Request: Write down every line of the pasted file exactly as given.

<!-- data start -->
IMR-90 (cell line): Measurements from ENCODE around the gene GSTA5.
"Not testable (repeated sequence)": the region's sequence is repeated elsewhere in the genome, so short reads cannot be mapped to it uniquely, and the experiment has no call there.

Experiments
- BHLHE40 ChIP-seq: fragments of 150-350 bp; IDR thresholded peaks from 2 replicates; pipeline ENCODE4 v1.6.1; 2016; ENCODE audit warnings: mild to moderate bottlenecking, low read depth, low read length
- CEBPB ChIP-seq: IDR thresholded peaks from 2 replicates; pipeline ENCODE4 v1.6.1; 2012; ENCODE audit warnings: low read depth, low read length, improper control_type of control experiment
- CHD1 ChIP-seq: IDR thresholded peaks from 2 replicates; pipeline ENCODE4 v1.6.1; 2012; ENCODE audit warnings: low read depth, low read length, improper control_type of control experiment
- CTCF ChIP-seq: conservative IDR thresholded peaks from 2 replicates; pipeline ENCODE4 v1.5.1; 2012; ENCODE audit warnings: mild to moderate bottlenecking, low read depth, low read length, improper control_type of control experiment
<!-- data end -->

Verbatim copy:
IMR-90 (cell line): Measurements from ENCODE around the gene GSTA5.
"Not testable (repeated sequence)": the region's sequence is repeated elsewhere in the genome, so short reads cannot be mapped to it uniquely, and the experiment has no call there.

Experiments
- BHLHE40 ChIP-seq: fragments of 150-350 bp; IDR thresholded peaks from 2 replicates; pipeline ENCODE4 v1.6.1; 2016; ENCODE audit warnings: mild to moderate bottlenecking, low read depth, low read length
- CEBPB ChIP-seq: IDR thresholded peaks from 2 replicates; pipeline ENCODE4 v1.6.1; 2012; ENCODE audit warnings: low read depth, low read length, improper control_type of control experiment
- CHD1 ChIP-seq: IDR thresholded peaks from 2 replicates; pipeline ENCODE4 v1.6.1; 2012; ENCODE audit warnings: low read depth, low read length, improper control_type of control experiment
- CTCF ChIP-seq: conservative IDR thresholded peaks from 2 replicates; pipeline ENCODE4 v1.5.1; 2012; ENCODE audit warnings: mild to moderate bottlenecking, low read depth, low read length, improper control_type of control experiment